Crocus 2012

53 posts / 0 new
Last post
WimB
WimB's picture
Title: Guest
Joined: 2011-01-31

RickR wrote:

The kind of feathering on your Hubert Edelsten, Wim, is my most favorite variation in crocus.  I am a sucker for lavender hues, too.  They are all so fresh and inviting!

Crocus is the real herald of Spring for me...I simply love them all...you may call me a "Croconut".

Today in the garden, a row of Crocus 'Yalta' in bud,

Wim Boens
Wingene Belgium zone 8a

Hoy
Hoy's picture
Title: Member
Joined: 2009-12-15

A fine collection, Wim!
I had 1 1/2 day with bright sun and open flowers on my Crocuses, now I'm back to dull weather again. Can't expect any sunshine till next week :(

Trond
Rogaland, Norway - with cool, often rainy summers  (29C max) and mild, often rainy winters (180 cm/year)!

Mark McD
Title: Moderator
Joined: 2009-12-14

Some good crocus there Wim, I believe I'm a budding croconut too.  I particularly like C. x reticulatus 'Ego', reminscent of C. angustifolius (which are tightly in bud here) with the beautiful brown feathering on the outside.  With a summer-like day two days ago, bulbs are "leaping" out of the ground; some crocus surprisingly had flowers open in the afternoon that warm day, when no buds were visible in the morning!  Today it is just above freezing, too cold for any buds to open.  Supposed to be sunny and 55 F (13C) tomorrow, so expecting to see blooms on biflorus isauricus, angustifolius, numerous chrysanthus open-pollinated hybrids, gargaricus, and maybe a couple others.

Mark McDonough
Massachusetts, USA, near the New Hampshire border USDA Zone 5
antennaria at aol.com
 

WimB
WimB's picture
Title: Guest
Joined: 2011-01-31

Hoy wrote:

A fine collection, Wim!

Thanks, Trond!

McDonough wrote:

Some good crocus there Wim, I believe I'm a budding croconut too. 

It's contagious, isn't it?

McDonough wrote:

I particularly like C. x reticulatus 'Ego', reminscent of C. angustifolius (which are tightly in bud here) with the beautiful brown feathering on the outside. 

Love it too, it's quite distinct.

McDonough wrote:

Supposed to be sunny and 55 F (13C) tomorrow, so expecting to see blooms on biflorus isauricus, angustifolius, numerous chrysanthus open-pollinated hybrids, gargaricus, and maybe a couple others.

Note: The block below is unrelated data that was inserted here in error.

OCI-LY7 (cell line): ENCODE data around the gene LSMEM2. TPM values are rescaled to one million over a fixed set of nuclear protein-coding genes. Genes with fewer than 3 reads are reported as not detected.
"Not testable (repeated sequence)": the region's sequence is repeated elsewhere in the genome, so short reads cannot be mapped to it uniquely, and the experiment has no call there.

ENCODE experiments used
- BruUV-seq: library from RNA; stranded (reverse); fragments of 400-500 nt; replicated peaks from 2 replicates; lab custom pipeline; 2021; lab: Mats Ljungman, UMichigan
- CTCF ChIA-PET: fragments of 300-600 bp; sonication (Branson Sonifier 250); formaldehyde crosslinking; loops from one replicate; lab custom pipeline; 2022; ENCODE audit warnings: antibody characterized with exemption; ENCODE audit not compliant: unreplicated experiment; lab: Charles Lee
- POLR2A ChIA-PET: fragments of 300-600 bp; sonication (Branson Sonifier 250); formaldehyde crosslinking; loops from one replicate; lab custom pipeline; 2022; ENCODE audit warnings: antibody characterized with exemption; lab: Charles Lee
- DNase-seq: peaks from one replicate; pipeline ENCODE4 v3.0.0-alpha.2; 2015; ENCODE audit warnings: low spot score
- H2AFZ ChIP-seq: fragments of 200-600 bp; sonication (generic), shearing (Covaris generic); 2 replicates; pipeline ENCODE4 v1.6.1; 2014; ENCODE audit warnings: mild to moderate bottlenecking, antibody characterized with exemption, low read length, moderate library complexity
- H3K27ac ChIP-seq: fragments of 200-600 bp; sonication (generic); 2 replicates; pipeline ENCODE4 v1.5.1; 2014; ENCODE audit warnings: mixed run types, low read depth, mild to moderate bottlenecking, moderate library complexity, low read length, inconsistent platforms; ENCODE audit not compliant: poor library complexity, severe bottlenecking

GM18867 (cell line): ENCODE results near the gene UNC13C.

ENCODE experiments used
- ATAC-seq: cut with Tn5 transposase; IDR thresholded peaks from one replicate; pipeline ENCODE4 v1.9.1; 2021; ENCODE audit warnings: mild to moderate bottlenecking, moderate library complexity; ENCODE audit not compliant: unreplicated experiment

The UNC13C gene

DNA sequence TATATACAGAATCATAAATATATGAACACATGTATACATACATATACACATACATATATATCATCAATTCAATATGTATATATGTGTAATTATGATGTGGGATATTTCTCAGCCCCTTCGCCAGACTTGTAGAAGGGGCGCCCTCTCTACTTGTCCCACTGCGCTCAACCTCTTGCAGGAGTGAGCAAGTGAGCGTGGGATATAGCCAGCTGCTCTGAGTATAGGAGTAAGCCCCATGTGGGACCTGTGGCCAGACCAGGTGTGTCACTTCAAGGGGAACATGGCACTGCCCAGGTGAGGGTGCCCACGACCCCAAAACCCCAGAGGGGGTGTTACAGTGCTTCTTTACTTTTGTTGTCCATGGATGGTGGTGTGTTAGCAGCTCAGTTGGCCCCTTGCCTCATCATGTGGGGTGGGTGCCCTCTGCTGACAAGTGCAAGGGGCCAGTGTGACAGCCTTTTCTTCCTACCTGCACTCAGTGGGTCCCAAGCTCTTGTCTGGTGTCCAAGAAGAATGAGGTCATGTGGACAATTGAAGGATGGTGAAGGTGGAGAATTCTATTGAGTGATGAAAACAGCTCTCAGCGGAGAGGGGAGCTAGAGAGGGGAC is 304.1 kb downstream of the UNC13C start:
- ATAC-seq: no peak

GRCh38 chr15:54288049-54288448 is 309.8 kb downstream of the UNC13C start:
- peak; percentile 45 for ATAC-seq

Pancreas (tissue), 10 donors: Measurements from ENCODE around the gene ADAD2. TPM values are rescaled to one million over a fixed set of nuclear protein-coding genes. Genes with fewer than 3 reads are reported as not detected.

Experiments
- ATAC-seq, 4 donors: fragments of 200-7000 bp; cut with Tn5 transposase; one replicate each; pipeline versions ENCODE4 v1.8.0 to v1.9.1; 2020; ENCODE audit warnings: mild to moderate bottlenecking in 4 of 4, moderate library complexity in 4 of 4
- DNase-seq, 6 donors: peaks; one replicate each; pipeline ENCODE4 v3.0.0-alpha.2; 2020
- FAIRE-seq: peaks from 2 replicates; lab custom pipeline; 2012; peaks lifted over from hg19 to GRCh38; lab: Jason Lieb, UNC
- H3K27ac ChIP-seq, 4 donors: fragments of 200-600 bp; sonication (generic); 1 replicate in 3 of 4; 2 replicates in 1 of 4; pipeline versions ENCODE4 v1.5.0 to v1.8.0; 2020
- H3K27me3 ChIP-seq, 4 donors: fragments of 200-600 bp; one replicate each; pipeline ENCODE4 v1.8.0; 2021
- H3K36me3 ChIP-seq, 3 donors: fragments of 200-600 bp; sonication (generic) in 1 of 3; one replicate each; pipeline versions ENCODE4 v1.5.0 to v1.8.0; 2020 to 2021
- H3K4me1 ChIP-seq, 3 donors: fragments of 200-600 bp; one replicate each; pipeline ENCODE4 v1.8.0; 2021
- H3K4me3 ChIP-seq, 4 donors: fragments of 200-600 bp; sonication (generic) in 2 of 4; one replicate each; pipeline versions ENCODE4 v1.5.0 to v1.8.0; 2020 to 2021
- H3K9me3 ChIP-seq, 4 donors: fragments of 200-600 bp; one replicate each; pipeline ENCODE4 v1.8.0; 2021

Looking forward to seeing some pics of them, Mark. Especially the open-pollinated C. chrysanthus hybrids!

Wim Boens
Wingene Belgium zone 8a

WimB
WimB's picture
Title: Guest
Joined: 2011-01-31

Some Crocuses which are flowering here now:

Crocus chrysanthus 'Prins Claus'
Crocus vernus ssp. vernus var heuffelianus 'Dark Eyes'
Crocus vernus ssp. vernus var heuffelianus 'Shock Wave'

and Crocus 'Yalta'

Wim Boens
Wingene Belgium zone 8a

Mark McD
Title: Moderator
Joined: 2009-12-14

Wim, I wish the heuffelianus types were more available here, they're striking; as is the 'Yalta' hybrid.  Crocus chrysanthus 'Prins Claus' is one of my favorites, and incredibly fragrant; after a decade or so in my garden I lost most, although a few seedlings persist; must plant it again.

Mark McDonough
Massachusetts, USA, near the New Hampshire border USDA Zone 5
antennaria at aol.com
 

Mark McD
Title: Moderator
Joined: 2009-12-14

An extra mild spell including a record-breaking warm day, contribute to an early Crocus season, where blooms are leaping out of the ground.  Yesterday I was able to get home early, an unusually warm sunny day, but by the time I got home clouds arrived, so I hustled outside with my phone camera in hand to attempt getting some crocus photos with the flowers open.  The quality of photos is not great with my phone camera, but it's all I have unless I buy a new camera.